The Death Penalty: good .. bad .. ugly..
"Let's do it!"
They did it, and a few minutes later, Gary Gilmore died.
That happened Monday, January 17, 1977, just a few months after his conviction for murder. As I recall, it was the first execution after a moratorium, and it made news on that front as well as the fact that his had been a notorious trial.
The execution sticks in my mind particularly well, as the announcement was the first thing I heard when I turned the TV on that morning. I'd traveled to Minneapolis the evening before, and when I switched the TV on, that's the first story I heard on the Today Show.
I had a peculiar reaction, for a fan of the death penalty. I was saddened.
He was a heartless killer and notorious in his own right. Sure, he had a terrible childhood and all that, but he certainly fit the definition of someone on whom the ultimate penalty should be imposed.
But I was sad. And it surprised me, that I was.
Lying on the bed, watching the TV, I had an epiphany of sorts. I realized that my natural man would have reacted more akin to "cha-CHING...", but that morning, I also realized that anyone's death is a sad matter. Plus, the supposition was that Mr. Gilmore was not saved, which is sad in heaven; and what's sad there should be sad here.
I think that was the morning when I might just have become more tuned in on seeing things as God sees them, than the way this sinful old flesh does.
Why bring this up now? Simple ... the Birmingham News, yesterday, carried a report of the execution, the previous evening, of a convicted murderer. Complete with picture. And that brought back the distant memory of Mr. Gary Gilmore, and my awaking to the sadness of his death that morning in Minneapolis.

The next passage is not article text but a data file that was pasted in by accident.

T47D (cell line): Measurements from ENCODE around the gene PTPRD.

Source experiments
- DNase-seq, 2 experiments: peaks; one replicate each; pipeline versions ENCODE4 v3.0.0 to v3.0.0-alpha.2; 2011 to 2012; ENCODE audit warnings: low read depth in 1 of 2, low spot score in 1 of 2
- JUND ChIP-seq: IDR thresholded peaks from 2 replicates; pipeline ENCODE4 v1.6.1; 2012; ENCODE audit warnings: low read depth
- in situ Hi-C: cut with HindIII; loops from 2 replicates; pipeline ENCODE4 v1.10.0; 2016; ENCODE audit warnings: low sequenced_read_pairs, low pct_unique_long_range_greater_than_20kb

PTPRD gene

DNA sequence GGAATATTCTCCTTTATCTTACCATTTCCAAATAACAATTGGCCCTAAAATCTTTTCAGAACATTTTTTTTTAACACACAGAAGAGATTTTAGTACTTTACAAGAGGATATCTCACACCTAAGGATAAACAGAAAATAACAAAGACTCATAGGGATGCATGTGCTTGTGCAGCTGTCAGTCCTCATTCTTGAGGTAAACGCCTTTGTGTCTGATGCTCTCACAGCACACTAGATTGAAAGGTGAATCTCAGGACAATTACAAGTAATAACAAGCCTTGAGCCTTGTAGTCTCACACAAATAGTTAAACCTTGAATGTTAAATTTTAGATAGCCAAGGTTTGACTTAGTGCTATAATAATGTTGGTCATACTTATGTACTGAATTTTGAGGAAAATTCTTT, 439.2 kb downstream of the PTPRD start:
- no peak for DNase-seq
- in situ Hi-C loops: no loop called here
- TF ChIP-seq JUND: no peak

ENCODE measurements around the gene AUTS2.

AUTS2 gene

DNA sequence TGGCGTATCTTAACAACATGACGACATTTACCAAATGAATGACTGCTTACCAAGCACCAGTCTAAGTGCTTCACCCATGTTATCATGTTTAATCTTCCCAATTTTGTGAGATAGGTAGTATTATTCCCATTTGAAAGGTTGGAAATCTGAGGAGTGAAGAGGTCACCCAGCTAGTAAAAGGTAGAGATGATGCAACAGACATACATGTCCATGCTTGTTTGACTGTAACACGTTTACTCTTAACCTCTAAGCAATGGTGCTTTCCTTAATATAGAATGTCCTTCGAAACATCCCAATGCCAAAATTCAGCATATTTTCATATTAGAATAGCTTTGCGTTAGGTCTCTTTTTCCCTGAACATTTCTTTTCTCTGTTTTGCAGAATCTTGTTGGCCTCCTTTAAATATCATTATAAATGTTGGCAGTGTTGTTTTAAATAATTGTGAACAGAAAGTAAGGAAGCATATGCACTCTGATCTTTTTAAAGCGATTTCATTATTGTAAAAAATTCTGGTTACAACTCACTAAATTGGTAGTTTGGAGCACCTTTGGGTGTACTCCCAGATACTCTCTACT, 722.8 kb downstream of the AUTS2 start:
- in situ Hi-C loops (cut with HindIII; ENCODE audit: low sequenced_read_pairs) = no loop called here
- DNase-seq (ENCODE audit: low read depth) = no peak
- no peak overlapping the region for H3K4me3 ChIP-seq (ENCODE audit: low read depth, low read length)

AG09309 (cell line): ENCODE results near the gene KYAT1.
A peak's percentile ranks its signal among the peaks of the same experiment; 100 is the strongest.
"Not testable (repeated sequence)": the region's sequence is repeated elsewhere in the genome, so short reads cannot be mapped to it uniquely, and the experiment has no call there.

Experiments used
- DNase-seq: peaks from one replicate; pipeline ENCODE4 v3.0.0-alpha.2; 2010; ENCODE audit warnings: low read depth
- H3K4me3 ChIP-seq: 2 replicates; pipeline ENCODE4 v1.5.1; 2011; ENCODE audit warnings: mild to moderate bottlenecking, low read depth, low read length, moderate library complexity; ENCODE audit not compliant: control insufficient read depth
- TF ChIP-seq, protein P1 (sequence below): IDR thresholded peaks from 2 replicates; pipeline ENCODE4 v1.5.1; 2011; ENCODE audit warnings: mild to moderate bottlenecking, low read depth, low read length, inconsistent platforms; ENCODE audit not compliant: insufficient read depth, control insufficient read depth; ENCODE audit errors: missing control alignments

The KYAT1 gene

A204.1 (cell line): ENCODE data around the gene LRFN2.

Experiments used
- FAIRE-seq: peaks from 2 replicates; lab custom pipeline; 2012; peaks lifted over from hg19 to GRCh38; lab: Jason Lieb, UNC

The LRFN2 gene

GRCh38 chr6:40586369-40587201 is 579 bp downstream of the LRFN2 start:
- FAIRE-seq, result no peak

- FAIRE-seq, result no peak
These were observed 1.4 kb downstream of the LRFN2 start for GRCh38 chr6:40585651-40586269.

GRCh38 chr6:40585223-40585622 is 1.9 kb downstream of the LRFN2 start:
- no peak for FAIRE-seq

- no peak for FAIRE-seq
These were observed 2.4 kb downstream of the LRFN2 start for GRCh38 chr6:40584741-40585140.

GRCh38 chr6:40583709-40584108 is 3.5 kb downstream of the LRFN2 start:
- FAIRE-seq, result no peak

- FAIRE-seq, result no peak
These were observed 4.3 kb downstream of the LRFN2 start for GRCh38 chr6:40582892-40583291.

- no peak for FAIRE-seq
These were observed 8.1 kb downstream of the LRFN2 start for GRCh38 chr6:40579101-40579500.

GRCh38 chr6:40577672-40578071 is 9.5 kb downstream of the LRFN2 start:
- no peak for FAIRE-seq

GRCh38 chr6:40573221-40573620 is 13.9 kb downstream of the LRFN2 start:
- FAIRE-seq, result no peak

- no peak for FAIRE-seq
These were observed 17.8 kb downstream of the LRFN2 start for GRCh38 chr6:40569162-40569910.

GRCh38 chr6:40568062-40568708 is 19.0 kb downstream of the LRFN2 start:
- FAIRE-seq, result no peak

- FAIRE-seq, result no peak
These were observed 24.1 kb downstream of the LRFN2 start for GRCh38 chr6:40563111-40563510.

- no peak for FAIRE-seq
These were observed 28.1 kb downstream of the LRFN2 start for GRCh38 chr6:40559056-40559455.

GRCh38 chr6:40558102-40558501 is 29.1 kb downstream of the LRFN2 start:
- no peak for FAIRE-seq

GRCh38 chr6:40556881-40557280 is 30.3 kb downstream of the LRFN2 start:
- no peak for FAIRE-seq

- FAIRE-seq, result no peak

The story, yesterday, told of the execution on Wednesday night of Jimmie Lee Dill. Seeing his picture there reminded me he was a man, a son and perhaps a brother. And since his crime was about 20 years ago, he was likely not the same man, in one or more ways, he was when he committed the crime all those years ago.
I got the same feeling yesterday, that I did in the Minneapolis Holiday Inn, over 30 years ago.
I know capital punishment is Biblical. It may not be much of a deterrent, but I've heard experts say that deterrence does not stem from the punishment itself, as much as from the certainty of punishment. But, as my Dad said in a letter to the editor .. which I happened to see a few months ago while scanning all his papers into my computer .. the application of capital punishment to a criminal at least deters that criminal from any further infractions.
Still, I am saddened. And perhaps I should be. Vengeance is the Lord's, not mine, and it would be hard to teach that if I were to take person satisfaction in it.